The grieving daughter of an elderly woman who was knocked down and killed by a car has told the driver not to blame themselves.

Toni Rolls, of South Coast Road, Telscombe Cliffs, was killed seconds after getting off a bus on the A259 Buckle by-pass in Seaford on November 20.

It is believed the 83-year-old had realised she was travelling the wrong way and was crossing the road to get to the correct stop when she was hit at 5.20pm.

Her only daughter, Eccy de Jonge, paid tribute to her mother describing her as “her best friend”.

She added: “We used to speak to each other on the phone everyday and she was always texting me. I’ve got so many fantastic memories.

“This was a dreadful accident and I want the driver to know that I in no way hold him responsible.”

Mrs Rolls was born on a barge in the Netherlands and was just nine years old when Germany invaded in 1939.

Her daughter added: “She used to tell how she was playing with one of her friends when the entire German army approached.

"They asked for directions to the nearest town and they ended up sending them half-way around the forest.”

The war had a huge impact on her and influenced her pacifist stance, which she held for the rest of her life.

Dr de Jonge explained her other favourite story came from the liberation of the Dutch town of Groningen.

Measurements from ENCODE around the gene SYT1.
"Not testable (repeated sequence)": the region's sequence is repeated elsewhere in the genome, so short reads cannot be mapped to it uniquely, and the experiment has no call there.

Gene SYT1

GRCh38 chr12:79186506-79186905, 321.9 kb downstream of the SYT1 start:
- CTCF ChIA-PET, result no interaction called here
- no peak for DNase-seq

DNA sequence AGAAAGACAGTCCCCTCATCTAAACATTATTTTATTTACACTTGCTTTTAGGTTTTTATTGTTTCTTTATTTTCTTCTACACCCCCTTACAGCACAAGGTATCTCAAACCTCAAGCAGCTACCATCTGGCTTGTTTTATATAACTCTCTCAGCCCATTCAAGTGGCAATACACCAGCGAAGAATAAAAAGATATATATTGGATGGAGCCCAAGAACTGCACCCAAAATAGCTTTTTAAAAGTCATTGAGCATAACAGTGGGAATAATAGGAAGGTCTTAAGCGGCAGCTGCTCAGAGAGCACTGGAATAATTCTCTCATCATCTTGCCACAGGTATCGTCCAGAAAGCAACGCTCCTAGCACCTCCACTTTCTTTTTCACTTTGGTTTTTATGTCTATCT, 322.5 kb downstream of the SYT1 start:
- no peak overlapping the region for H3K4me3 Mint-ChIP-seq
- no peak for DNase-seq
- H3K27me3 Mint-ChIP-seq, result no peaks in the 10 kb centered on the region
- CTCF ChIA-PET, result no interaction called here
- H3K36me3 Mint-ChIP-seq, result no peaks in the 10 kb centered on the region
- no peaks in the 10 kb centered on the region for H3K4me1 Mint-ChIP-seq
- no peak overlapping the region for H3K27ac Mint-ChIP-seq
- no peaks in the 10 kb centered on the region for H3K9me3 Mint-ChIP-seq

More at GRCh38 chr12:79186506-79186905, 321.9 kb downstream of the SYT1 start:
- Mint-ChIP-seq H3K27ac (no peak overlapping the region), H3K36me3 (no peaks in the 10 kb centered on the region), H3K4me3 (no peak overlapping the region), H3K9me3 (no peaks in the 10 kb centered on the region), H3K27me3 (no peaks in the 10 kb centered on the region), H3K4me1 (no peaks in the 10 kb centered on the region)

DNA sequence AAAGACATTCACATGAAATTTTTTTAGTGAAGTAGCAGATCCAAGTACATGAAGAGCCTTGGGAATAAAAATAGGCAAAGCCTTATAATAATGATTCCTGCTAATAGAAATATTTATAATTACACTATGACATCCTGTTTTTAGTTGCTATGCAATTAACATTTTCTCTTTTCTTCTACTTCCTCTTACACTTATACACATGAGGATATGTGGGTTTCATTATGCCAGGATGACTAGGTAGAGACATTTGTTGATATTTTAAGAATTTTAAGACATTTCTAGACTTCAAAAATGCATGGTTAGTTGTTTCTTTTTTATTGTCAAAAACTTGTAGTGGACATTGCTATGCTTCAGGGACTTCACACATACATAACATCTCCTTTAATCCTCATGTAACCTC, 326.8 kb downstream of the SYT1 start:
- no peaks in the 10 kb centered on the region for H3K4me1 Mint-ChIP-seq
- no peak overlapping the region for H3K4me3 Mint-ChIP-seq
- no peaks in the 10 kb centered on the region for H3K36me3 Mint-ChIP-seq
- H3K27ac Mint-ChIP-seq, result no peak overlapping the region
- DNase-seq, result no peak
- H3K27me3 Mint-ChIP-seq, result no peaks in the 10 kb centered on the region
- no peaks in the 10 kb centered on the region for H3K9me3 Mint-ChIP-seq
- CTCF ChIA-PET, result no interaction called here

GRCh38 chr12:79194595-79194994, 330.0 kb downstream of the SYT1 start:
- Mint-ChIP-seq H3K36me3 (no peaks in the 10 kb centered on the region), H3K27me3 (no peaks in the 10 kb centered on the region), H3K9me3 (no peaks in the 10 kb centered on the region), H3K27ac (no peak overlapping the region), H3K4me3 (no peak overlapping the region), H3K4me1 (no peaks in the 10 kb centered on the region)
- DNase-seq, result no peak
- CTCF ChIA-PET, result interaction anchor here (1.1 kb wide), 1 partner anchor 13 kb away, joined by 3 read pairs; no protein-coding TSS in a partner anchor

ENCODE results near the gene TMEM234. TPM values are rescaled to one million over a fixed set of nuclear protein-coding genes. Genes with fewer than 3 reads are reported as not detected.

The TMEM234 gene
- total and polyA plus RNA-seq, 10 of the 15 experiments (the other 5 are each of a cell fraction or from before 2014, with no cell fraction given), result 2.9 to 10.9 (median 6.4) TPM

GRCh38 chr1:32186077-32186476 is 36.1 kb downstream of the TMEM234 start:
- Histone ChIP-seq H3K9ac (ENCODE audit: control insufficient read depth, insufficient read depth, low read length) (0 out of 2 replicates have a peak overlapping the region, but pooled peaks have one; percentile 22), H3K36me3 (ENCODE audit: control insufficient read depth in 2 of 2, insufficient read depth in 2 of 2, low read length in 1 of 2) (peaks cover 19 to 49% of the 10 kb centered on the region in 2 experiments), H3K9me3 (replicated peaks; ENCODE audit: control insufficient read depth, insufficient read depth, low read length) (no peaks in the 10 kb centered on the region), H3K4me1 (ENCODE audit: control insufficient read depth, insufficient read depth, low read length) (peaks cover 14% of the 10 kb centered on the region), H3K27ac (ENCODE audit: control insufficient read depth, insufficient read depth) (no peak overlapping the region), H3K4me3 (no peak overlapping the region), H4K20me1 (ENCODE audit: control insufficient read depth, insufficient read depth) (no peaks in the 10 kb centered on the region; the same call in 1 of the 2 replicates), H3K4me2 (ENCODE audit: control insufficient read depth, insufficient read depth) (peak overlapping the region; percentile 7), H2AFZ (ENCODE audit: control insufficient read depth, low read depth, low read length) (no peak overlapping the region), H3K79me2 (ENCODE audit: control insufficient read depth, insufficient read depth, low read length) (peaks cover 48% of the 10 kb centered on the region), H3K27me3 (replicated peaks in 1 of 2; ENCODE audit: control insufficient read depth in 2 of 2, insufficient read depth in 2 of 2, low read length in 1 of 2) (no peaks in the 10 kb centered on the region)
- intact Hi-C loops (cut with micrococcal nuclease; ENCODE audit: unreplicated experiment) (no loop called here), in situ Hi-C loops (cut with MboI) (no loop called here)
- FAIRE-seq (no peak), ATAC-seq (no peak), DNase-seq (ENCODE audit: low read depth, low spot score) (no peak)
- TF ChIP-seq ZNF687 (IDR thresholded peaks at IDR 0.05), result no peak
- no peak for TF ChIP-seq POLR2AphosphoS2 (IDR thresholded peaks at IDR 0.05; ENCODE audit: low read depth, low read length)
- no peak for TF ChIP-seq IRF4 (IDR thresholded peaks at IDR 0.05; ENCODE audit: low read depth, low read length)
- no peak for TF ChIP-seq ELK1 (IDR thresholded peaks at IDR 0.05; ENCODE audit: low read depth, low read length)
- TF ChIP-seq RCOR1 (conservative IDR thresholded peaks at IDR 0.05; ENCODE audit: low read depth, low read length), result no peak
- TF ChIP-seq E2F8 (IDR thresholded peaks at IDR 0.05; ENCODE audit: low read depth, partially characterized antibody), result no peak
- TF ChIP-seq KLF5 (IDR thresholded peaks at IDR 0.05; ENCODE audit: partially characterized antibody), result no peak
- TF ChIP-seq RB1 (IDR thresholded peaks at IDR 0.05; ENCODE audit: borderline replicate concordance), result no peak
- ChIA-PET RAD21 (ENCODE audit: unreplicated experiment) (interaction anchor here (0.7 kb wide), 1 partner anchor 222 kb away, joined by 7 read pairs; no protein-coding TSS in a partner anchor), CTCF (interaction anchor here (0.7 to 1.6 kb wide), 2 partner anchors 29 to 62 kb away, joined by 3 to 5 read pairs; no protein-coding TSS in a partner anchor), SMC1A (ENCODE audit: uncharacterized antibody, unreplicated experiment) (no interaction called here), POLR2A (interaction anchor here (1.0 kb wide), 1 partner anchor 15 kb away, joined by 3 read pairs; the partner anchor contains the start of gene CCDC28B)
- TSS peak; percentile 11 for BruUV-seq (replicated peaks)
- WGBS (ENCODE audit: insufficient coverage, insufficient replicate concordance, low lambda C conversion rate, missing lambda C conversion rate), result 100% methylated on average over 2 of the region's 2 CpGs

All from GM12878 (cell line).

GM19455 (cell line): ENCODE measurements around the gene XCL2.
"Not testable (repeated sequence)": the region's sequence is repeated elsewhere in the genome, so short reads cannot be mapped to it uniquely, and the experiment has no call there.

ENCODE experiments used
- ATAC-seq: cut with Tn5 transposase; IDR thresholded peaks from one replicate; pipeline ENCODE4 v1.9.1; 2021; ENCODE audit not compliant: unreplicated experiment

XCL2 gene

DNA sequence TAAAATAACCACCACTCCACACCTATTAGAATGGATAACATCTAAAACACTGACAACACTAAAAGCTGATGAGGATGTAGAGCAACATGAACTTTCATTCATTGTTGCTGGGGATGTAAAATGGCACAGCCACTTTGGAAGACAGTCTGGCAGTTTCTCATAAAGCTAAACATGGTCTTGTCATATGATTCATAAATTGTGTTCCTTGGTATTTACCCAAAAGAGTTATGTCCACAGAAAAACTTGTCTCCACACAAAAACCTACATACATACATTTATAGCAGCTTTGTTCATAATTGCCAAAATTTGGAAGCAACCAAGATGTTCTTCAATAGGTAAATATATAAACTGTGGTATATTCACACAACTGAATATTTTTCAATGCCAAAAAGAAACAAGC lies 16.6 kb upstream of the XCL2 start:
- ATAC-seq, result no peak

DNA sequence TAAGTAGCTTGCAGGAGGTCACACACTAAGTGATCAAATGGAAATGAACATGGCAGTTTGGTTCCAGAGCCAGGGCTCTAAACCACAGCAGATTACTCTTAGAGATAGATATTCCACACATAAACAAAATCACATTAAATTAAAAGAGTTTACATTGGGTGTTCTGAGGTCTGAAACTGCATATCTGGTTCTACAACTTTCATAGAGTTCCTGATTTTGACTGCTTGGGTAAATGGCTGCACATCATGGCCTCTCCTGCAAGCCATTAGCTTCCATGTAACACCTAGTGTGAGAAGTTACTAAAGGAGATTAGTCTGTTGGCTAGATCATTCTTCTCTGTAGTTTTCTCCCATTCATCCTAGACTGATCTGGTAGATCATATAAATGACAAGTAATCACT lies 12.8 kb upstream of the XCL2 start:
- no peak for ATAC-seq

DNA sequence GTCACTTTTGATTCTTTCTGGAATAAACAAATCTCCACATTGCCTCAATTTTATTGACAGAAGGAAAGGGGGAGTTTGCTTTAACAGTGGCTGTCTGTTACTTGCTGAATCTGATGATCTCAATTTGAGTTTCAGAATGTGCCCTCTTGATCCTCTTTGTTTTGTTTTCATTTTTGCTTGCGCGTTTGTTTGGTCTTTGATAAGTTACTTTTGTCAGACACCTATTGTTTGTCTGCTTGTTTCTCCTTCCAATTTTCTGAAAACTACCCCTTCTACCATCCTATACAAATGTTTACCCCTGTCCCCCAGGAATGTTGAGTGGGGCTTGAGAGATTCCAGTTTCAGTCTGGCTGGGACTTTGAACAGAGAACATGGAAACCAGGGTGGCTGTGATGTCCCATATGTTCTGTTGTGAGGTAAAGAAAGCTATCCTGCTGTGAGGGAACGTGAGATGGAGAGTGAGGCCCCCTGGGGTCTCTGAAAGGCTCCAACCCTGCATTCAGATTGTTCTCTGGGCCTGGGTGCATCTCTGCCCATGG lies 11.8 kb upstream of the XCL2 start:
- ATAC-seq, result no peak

While standing at a window, with the Canadian troops advancing on the German trenches, an Axis soldier frantically signalled for her to ‘get down’. Seconds later the soldier was dead and a shell had shattered the window she was standing at.

She moved to England following the war and worked as a nurse in various hospitals.

In the eighties she fulfilled a lifelong dream of living by the sea and moved to Telscombe Cliffs.

Refusing to let age beat her she bought a campervan and travelled around Europe for two-and-a-half-years. Then at the age of 60, the seven stone woman took up the Japanese martial art Aikido – and received her black belt ten years later.

She was also well-known in the local music scene and could often be found at the Green Door Store venue in Brighton.

Dr de Jonge said: “She didn’t like to think that just because she was old she couldn’t have fun.”

The family is planning to hold a small private cremation. Anyone who wants to attend should contact Dr de Jonge through The Argus. Email